African American english and spelling: How do second graders spell dialect-sensitive features of words?

Nicole Patton-Terry, Carol Connor

    Research output: Contribution to journalArticle

    14 Scopus citations


    This study explored the spelling skills of African American second graders who produced African American English (AAE) features in speech. The children (N = 92), who varied in spoken AAE use and word reading skills, were asked to spell words that contained phonological and morphological dialect-sensitive (DS) features that can vary between AAE and print- and dialect-neutral (DN) orthographic patterns that do not. Analyses indicated that all children had more difficulty spelling DS than DN features, especially the regular past-tense inflection. Struggling readers had more difficulty spelling both features, after controlling for differences in AAE use. Children in both groups made few AAE-related errors. A significant, though weak, negative correlation was also found between AAE use and spelling of DS features. The findings indicate that linguistic variation should be considered in the differential diagnosis of spelling disorders among African American children.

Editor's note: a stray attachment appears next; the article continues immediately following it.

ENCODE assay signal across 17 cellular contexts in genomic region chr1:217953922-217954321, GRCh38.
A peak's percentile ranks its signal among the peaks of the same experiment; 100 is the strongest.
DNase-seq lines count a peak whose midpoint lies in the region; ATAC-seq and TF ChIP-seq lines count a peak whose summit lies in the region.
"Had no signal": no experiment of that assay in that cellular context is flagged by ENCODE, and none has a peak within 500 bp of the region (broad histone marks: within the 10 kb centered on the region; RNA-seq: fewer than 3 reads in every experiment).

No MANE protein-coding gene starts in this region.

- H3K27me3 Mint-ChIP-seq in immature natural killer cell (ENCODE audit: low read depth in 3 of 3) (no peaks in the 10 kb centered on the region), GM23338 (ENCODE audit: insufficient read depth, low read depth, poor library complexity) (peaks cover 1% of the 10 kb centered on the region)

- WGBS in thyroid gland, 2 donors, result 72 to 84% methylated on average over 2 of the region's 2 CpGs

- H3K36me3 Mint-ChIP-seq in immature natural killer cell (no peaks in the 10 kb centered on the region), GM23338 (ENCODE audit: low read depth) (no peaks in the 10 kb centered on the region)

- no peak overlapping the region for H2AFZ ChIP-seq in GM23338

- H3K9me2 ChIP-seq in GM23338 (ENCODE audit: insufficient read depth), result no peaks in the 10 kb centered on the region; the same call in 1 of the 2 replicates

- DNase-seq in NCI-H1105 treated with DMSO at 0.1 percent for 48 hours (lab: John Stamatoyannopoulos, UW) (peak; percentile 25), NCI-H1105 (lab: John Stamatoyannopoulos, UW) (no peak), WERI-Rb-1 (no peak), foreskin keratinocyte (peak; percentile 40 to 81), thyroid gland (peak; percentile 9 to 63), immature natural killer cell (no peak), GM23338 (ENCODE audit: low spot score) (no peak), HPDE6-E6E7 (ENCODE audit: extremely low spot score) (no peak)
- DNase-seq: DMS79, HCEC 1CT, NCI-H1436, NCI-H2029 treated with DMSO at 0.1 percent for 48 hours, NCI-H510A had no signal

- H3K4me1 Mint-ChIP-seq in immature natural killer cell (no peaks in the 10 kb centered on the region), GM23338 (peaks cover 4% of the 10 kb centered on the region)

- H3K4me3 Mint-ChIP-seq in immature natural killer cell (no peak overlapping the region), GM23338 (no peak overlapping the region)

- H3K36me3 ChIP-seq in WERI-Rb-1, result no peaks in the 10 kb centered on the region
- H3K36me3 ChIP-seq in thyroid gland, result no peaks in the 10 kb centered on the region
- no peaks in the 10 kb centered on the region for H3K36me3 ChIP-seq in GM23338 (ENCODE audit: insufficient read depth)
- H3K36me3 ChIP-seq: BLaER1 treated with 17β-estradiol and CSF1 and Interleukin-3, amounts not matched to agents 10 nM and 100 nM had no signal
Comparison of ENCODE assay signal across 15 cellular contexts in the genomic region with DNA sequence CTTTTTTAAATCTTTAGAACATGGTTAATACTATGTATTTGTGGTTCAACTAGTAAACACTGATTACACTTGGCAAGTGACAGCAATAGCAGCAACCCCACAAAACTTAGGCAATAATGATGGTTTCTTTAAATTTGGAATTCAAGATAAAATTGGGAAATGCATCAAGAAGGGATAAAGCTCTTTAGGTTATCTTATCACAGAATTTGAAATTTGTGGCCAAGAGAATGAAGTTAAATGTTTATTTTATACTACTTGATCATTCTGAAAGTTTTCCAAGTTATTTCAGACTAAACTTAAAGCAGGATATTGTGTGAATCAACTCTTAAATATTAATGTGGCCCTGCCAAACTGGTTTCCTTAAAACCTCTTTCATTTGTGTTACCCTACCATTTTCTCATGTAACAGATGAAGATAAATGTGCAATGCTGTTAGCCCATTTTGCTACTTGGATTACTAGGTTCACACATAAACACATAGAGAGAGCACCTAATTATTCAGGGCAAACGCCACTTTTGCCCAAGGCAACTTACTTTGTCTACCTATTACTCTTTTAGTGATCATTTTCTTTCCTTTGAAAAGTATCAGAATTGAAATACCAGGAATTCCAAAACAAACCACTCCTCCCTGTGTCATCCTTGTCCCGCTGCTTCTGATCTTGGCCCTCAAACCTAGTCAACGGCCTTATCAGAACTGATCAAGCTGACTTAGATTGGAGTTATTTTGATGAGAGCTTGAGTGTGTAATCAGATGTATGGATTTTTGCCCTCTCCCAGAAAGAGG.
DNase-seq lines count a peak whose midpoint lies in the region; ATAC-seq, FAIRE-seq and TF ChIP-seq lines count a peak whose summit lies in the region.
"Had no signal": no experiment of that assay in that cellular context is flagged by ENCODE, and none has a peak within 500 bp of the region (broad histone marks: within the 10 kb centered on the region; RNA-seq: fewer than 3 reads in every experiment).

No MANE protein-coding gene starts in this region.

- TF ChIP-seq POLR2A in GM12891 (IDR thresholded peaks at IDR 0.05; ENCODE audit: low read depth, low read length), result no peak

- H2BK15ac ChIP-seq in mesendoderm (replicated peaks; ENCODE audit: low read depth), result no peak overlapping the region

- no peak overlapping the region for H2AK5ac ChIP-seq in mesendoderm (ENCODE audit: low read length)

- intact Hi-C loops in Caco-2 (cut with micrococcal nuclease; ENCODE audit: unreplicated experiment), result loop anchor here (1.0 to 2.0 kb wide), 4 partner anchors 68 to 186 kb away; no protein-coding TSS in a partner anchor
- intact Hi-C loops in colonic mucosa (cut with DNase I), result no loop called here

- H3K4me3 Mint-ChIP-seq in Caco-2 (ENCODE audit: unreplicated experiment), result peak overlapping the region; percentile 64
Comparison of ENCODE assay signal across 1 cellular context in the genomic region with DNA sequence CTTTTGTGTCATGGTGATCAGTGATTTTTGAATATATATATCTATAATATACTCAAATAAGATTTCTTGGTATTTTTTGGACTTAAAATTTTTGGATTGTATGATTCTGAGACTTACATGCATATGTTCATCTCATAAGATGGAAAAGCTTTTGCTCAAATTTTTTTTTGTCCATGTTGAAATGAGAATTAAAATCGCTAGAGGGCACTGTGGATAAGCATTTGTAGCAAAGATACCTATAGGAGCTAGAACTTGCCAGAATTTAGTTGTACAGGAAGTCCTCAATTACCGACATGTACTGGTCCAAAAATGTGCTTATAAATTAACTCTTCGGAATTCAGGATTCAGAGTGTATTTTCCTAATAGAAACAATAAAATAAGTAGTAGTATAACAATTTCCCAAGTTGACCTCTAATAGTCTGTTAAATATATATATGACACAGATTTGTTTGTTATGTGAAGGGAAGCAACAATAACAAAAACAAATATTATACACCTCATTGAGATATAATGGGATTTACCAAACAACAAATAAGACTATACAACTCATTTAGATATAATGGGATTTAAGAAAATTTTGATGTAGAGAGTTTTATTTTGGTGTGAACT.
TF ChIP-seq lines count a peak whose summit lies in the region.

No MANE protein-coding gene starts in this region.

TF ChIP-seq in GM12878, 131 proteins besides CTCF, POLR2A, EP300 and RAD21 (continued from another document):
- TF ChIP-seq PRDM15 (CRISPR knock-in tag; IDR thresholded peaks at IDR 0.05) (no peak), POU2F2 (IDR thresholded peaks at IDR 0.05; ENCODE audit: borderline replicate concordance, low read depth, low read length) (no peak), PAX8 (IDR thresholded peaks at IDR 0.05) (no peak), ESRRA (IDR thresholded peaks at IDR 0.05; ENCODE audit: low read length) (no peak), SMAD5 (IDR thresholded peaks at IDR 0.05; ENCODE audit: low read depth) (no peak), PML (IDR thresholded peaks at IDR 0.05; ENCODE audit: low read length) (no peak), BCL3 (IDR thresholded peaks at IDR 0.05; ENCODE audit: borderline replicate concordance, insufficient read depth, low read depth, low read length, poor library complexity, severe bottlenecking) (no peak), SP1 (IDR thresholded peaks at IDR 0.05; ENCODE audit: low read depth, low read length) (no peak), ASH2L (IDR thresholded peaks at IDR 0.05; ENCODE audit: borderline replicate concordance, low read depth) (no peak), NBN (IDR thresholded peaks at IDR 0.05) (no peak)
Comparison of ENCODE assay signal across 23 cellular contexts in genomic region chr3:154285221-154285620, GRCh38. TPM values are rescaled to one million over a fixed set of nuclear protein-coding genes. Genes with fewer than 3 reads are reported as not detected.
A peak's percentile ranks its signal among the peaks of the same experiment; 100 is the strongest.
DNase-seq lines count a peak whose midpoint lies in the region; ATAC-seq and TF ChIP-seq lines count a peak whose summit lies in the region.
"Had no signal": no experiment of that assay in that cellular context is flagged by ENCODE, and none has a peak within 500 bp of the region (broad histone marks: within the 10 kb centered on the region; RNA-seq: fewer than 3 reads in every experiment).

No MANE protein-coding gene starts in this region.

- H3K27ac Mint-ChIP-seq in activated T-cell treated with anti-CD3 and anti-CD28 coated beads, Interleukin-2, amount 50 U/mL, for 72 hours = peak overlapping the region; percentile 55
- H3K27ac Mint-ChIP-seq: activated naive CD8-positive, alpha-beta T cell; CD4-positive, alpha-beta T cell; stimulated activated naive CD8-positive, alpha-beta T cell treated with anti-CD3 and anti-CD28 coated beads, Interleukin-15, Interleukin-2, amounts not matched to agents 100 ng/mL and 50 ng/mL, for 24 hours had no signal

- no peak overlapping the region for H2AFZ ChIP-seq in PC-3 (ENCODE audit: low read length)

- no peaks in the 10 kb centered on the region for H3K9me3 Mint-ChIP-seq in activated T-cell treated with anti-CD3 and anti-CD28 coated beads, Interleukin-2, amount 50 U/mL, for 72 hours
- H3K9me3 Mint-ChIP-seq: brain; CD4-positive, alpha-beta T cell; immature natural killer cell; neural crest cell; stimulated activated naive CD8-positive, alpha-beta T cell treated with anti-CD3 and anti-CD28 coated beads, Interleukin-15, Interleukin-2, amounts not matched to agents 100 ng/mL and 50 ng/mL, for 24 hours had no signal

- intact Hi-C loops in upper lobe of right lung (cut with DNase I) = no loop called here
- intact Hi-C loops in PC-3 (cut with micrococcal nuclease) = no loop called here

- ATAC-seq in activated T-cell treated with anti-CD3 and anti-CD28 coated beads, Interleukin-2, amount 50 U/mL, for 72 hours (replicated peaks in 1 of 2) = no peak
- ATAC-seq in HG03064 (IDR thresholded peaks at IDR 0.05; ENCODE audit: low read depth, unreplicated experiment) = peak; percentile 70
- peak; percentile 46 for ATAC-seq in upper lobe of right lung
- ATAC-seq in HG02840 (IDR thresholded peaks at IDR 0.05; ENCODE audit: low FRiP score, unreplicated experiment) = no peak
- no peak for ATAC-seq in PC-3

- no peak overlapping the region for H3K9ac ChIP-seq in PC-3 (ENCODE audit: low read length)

Original languageEnglish (US)
    Pages (from-to)199-210
    Number of pages12
    JournalLearning Disability Quarterly
    Issue number3
    StatePublished - Aug 16 2010


    ASJC Scopus subject areas

    • Education
    • Health Professions(all)
    • Behavioral Neuroscience

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